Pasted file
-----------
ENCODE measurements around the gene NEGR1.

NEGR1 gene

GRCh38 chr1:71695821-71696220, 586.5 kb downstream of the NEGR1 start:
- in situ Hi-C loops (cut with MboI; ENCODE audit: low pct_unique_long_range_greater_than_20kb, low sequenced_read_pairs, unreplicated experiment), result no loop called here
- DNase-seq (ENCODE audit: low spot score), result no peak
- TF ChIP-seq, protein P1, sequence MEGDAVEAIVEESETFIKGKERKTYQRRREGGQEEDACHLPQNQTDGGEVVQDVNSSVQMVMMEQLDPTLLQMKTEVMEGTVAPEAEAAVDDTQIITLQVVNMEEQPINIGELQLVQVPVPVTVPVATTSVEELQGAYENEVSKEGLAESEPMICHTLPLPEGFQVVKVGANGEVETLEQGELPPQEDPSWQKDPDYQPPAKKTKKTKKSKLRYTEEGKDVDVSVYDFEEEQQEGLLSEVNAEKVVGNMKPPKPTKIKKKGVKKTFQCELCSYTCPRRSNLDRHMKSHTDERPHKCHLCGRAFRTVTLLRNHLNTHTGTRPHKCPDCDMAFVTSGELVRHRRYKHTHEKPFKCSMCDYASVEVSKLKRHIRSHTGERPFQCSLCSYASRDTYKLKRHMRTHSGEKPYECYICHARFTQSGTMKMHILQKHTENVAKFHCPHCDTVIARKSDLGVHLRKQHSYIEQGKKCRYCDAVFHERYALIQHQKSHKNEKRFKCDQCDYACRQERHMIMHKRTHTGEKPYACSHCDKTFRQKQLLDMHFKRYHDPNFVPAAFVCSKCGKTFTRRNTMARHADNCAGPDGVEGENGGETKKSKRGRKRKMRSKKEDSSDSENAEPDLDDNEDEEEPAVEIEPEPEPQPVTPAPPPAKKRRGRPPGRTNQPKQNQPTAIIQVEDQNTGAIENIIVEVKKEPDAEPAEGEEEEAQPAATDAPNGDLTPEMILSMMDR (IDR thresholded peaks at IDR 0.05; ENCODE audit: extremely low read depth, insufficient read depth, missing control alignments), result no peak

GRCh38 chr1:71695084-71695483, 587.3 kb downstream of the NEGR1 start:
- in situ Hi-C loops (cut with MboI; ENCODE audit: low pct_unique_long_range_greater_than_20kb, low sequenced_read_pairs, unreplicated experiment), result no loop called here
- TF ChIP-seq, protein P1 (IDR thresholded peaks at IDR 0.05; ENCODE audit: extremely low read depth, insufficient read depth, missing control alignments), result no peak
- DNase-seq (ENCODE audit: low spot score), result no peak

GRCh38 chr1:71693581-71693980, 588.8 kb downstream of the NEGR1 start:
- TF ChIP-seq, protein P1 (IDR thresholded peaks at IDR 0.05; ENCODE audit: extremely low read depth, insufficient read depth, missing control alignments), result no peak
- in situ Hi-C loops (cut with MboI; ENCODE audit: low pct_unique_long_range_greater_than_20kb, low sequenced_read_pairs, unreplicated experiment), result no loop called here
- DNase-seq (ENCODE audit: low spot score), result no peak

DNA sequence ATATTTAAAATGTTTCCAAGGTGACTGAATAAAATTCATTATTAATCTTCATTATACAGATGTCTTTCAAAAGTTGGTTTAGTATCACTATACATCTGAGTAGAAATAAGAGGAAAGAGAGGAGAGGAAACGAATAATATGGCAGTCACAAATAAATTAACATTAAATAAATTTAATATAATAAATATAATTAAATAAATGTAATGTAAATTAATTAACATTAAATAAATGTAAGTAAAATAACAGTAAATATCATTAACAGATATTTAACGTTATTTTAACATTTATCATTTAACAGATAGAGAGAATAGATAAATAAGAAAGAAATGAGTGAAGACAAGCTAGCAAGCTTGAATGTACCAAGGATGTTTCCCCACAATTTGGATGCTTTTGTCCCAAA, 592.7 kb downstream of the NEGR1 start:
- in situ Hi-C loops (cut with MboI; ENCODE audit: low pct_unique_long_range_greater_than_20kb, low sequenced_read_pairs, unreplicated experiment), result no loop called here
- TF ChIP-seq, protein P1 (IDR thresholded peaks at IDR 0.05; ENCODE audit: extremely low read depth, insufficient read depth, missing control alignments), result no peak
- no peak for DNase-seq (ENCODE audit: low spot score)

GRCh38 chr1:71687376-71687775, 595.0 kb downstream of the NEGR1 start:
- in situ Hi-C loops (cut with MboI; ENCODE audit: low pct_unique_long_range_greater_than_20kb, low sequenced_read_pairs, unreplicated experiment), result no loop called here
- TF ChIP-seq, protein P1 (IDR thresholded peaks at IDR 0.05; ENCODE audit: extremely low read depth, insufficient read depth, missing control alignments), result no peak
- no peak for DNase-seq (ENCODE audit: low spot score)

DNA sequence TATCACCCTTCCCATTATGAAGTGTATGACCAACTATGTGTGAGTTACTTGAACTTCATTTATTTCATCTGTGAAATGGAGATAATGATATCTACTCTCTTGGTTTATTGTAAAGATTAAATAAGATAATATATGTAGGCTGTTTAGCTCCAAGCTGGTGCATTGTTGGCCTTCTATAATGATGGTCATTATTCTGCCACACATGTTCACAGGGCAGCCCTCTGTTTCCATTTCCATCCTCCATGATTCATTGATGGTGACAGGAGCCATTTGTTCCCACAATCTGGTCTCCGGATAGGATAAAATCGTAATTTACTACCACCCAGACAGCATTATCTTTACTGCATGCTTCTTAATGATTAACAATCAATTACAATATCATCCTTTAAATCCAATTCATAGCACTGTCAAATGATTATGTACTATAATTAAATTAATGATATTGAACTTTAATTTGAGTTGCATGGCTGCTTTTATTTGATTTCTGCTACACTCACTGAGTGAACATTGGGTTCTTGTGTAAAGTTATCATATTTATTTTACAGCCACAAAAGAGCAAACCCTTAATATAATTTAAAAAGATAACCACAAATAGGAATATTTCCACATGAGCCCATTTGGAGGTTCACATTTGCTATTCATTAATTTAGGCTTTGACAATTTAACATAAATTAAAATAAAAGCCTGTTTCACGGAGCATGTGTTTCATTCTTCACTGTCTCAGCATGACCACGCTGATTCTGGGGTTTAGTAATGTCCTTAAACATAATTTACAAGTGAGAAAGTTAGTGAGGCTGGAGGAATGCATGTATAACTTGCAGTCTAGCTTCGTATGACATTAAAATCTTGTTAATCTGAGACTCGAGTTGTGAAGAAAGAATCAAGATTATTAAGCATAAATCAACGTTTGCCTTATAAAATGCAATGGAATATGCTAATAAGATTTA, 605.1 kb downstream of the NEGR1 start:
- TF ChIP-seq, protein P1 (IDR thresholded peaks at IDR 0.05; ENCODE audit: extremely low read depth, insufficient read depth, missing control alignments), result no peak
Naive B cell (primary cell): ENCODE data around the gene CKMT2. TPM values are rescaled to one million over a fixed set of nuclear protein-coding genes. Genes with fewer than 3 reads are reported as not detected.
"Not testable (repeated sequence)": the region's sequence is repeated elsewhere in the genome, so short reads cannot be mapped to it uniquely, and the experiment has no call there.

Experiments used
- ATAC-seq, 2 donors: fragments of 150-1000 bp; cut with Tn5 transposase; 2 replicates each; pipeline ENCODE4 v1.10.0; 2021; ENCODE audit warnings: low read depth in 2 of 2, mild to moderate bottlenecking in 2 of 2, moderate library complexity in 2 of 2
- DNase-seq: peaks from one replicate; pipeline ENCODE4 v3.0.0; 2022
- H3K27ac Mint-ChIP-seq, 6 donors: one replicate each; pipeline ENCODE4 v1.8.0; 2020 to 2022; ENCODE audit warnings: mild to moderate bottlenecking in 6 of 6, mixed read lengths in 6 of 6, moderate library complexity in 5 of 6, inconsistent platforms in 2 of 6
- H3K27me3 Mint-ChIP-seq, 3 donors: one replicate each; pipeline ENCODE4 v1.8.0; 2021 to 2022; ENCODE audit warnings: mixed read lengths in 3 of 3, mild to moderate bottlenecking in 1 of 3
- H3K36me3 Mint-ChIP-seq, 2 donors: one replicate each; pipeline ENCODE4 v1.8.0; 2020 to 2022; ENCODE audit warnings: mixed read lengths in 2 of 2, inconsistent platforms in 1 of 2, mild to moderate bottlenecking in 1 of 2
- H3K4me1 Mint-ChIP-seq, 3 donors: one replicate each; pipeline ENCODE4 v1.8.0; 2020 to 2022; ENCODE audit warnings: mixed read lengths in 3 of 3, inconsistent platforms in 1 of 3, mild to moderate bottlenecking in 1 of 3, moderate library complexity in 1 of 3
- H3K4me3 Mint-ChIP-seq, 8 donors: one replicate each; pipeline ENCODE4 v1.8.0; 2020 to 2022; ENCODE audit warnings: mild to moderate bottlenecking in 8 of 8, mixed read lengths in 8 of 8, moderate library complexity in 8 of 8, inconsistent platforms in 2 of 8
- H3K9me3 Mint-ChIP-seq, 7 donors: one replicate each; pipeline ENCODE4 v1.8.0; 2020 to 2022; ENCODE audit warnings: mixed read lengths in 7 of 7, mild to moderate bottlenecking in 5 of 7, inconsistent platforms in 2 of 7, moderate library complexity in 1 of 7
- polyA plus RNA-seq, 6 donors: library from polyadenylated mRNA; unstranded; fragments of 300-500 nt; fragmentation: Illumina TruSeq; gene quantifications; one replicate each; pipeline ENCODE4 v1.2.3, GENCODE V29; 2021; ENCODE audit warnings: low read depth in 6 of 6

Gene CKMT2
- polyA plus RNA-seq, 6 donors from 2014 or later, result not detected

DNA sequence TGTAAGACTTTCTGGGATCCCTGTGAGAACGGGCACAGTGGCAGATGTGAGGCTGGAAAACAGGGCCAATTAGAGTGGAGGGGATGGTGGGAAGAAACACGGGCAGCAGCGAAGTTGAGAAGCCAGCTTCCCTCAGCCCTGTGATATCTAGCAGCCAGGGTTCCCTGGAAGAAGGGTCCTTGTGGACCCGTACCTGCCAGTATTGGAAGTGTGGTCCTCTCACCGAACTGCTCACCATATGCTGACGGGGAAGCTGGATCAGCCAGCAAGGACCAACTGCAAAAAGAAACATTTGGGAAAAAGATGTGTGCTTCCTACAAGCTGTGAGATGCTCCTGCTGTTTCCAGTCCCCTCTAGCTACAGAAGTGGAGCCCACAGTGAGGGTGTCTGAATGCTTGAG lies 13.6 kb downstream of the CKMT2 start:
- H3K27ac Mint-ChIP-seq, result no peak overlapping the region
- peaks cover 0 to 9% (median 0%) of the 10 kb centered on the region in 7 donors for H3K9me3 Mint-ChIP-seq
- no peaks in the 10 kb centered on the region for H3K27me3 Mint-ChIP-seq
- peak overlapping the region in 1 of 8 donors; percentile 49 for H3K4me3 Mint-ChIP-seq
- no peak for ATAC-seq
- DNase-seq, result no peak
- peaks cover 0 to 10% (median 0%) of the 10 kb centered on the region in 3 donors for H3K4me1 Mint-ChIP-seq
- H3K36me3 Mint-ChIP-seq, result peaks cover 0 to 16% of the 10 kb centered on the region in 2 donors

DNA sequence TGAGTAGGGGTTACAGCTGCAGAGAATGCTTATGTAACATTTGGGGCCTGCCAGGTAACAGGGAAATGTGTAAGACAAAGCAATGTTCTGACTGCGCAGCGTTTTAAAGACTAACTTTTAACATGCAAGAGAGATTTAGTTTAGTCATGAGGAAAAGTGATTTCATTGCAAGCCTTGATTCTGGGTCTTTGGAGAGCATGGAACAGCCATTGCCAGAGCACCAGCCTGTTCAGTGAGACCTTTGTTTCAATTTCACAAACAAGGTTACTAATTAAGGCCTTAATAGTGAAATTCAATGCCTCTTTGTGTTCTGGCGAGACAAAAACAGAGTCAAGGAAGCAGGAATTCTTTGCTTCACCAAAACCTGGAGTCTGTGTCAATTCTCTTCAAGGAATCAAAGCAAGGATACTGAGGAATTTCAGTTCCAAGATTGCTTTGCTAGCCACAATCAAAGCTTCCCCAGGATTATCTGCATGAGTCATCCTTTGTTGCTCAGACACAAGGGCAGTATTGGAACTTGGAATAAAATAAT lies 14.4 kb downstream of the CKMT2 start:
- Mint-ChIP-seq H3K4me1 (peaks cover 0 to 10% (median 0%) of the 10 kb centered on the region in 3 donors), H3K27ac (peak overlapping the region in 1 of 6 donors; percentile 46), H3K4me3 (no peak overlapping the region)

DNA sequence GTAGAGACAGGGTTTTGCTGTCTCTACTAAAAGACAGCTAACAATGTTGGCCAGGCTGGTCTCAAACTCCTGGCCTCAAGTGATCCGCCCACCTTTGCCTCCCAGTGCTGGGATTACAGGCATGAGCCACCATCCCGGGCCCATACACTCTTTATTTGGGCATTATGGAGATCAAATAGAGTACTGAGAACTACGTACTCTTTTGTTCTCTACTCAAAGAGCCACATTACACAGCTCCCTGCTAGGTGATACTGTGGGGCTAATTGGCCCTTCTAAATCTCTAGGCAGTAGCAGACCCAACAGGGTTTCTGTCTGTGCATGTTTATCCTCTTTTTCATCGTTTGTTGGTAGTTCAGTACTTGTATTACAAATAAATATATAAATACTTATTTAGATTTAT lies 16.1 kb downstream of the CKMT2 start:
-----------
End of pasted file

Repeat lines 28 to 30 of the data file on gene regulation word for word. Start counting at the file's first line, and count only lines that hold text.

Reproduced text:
- ATAC-seq, 2 donors: fragments of 150-1000 bp; cut with Tn5 transposase; 2 replicates each; pipeline ENCODE4 v1.10.0; 2021; ENCODE audit warnings: low read depth in 2 of 2, mild to moderate bottlenecking in 2 of 2, moderate library complexity in 2 of 2
- DNase-seq: peaks from one replicate; pipeline ENCODE4 v3.0.0; 2022
- H3K27ac Mint-ChIP-seq, 6 donors: one replicate each; pipeline ENCODE4 v1.8.0; 2020 to 2022; ENCODE audit warnings: mild to moderate bottlenecking in 6 of 6, mixed read lengths in 6 of 6, moderate library complexity in 5 of 6, inconsistent platforms in 2 of 6